Jim Kenney: The Anti-Nutter?
I RAN INTO Jim Kenney one summer evening outside City Hall. This was in July 2014, back when he was a councilman who wanted to be mayor but didn’t think he could win.
He was feuding with Mayor Nutter. That wasn’t unusual, but the bad blood between them was thicker than normal. Kenney had gotten a big marijuana decriminalization bill through Council a month earlier. It was a marquee accomplishment for a guy considering a mayoral run, and a reform that he fervently believed in. The hitch? Nutter. The Mayor hadn’t signed the bill, and he was threatening a veto. In the meantime, 264 people had been charged with marijuana possession, a fact this magazine had reported that very day.
I figured Kenney was pissed. “Hey, Councilman,” I said, “did you see the news about the marijuana arrests?”
“Two hundred sixty-four!” Kenney shouted at me, nailing the total. Then he jabbed his finger in the direction of City Hall, and of Mayor Nutter, and spat out: “Because he’s a fucking dickhead, that’s why.” Kenney stalked off without another word, his torso jutting ahead of his legs as though they couldn’t carry him away from Nutter fast enough.
The men used to be friends. In their days on City Council together, they’d share eye-rolls over dimwitted comments from colleagues. After Nutter was elected mayor, Kenney was a trusted Council ally. He backed Nutter’s politically suicidal plan to close 11 libraries during the 2008 recession; that’s friendship.
But over time, the relationship turned toxic. While Nutter struggled to find his footing as a new mayor socked by a fiscal crisis, Kenney morphed from reliable supporter to concerned friend, to skeptic, to bitter foe. Kenney was confounded by Nutter’s treatment of Council, and enraged by his long war with the city’s unions. One of Kenney’s strengths is his empathy, but if you get on his bad side, well, the empathy evaporates — and so does his restraint. Kenney started savaging the Mayor (and his staff) on Twitter, and he’d do the same anytime a reporter would call.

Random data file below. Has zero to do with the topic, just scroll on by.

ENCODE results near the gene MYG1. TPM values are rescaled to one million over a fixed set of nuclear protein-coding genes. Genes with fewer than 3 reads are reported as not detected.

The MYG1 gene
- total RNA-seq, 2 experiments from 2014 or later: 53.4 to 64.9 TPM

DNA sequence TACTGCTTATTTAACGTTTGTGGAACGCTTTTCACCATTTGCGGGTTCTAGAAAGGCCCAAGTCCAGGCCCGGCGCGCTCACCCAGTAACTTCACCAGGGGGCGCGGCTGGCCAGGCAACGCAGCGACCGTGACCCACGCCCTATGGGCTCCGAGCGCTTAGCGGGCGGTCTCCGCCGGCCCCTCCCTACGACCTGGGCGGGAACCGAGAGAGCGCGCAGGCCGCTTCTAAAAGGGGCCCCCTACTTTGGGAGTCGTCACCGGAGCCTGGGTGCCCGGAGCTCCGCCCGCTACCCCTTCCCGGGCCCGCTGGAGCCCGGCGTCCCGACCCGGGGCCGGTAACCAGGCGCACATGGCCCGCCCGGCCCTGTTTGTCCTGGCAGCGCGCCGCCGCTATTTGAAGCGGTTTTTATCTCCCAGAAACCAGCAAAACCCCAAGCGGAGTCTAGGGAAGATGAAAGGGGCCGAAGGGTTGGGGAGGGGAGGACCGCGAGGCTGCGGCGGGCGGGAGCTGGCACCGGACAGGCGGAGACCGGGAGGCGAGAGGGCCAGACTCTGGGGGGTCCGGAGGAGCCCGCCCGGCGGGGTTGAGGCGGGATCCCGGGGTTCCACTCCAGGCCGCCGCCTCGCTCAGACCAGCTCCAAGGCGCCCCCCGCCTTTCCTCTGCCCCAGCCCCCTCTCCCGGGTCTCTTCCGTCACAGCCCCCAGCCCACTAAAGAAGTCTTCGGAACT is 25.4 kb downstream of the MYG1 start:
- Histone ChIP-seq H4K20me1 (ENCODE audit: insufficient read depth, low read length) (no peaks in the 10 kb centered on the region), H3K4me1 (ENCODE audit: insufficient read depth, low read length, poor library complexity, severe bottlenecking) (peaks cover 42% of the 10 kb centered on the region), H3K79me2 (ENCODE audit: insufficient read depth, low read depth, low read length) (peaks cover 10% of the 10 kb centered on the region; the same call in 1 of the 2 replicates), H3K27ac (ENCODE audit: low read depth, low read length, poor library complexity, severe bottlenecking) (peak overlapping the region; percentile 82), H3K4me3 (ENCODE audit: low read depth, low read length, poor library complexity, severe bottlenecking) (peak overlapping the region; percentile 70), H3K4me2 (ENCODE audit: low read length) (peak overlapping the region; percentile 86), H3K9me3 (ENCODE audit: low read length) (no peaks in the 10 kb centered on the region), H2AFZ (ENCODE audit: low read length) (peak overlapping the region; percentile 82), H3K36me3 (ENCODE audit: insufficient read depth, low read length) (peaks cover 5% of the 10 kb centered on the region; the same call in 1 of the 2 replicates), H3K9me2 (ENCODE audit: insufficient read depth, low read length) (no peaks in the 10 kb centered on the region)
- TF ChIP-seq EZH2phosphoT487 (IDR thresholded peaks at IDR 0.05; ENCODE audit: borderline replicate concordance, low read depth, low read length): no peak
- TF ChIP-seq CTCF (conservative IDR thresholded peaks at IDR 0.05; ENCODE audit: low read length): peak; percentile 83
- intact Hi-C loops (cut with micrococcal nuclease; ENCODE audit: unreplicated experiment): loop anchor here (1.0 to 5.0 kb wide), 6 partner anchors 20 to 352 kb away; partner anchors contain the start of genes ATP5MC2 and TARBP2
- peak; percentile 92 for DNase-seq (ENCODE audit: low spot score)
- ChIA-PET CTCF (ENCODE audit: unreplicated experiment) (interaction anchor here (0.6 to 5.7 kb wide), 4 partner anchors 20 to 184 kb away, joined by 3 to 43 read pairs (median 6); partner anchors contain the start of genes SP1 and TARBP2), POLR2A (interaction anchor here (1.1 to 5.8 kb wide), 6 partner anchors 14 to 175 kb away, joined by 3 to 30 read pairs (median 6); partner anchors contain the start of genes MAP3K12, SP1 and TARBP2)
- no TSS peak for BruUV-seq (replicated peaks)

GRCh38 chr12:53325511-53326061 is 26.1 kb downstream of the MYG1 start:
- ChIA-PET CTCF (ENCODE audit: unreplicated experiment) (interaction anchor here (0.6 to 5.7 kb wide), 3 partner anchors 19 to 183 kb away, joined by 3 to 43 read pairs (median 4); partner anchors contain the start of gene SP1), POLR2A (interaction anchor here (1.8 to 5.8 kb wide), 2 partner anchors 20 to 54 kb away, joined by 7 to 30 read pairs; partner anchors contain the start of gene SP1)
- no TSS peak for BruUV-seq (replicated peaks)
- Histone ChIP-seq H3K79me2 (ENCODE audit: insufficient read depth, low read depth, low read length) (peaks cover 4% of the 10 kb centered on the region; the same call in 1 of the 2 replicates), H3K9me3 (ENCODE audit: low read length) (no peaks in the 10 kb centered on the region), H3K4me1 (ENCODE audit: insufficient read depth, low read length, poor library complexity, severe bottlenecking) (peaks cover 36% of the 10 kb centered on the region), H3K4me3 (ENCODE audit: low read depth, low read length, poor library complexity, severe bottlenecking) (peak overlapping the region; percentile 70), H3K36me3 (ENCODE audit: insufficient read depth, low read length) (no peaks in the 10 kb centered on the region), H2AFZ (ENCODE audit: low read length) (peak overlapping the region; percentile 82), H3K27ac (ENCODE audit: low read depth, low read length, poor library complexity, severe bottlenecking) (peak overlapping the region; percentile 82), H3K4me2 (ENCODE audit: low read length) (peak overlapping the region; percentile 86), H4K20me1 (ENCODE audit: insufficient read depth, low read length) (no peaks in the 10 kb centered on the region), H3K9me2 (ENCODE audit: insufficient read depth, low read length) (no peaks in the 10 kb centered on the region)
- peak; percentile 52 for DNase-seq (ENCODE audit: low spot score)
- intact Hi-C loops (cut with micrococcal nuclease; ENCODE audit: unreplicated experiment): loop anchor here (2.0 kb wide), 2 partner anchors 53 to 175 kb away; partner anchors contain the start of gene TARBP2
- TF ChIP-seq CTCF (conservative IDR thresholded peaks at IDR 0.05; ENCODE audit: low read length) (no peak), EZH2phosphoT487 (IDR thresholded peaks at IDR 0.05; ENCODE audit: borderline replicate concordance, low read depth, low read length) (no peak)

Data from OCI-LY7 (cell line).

So it was striking that Kenney refrained from attacking Nutter in the 2015 mayoral primary. Unlike Councilman Kenney, candidate Kenney was remarkably careful and disciplined. Through the election, and even now, Kenney speaks only sparingly of Nutter, and then it’s mostly to praise his fiscal stewardship and his record on ethics, albeit in desultory fashion.
But it’s an act. Or, if you prefer, a kindness. Everything Kenney actually does screams that he intends to govern as the anti-Nutter. In ways big and small, Kenney appears to be actively asking: What would Michael do? Then he does the opposite. Consider: After winning his primary back in 2007, Nutter took an extended victory lap, reveling in his unlikely triumph. He fed the hype around him with uncut rhetorical oxygen: It was a “new day,” a “new way,” and Philadelphia would be transformed. His inaugural party at the Navy Yard was attended by more than 2,000 people, and it climaxed with Nutter’s rendition of “Rapper’s Delight.” He was backed by the Roots.
And Kenney? After his primary, there was no gloating, no glad-handing. He was on the podium for three minutes after his win in November’s election. “It is not what I am going to do, it is what we are going to do,” he said. His speech finished, Kenney immediately left his party. As for the inaugural celebration, Kenney says to expect a block party, not a blowout.
This isn’t just a matter of style. In an interview at his stripped-down campaign office two blocks south of City Hall, Kenney — who was as focused and crisp as I’ve ever seen him — outlined a governing philosophy that he considers fundamentally different from Nutter’s. For Mayor Kenney, Council and city unions will be essential partners, not antagonists. In Kenney’s view, strong alliances with other powerful actors like Dwight Evans and John Dougherty don’t undermine his independence, but rather are a testament to the breadth of the Kenney coalition. The mayor isn’t the boss. “It’s not like this anger and this angst and this disrespect,” he says of his political relationships. The mayor is the “point guard.”
Governing, Kenney says, is “very complex and very difficult, but at its essence, it’s simple: mutual respect for each other and a mutual desire to move forward together, leaving the least many people behind.” That, in a sentence, is his governing philosophy.
The even shorter version: “Every neighborhood matters.” It’s a phrase Kenney uses often. There’s a lot packed into those three words: a commentary on income inequality, a call to unity, and a critique of Nutter, with his focus on epic events, Center City infrastructure and Philadelphia’s global image.
“Every neighborhood doesn’t matter at the moment,” Kenney says when I ask him why that theme, and why now. “I think we have the responsibility as a government and as a city, all of us, to help raise everyone up. Not just certain neighborhoods.” And why hasn’t that happened already? “I don’t think the attention has been paid to it.”
There’s more, all in the same vein. Eventually, I tell Kenney that what he’s describing sounds “like a 180 from how Mayor Nutter has operated.” His campaign communications director, Lauren Hitt, is sitting in on the interview. She smiles at the observation. Kenney doesn’t smile at all. He says, flatly: “I’m not going to articulate on that.”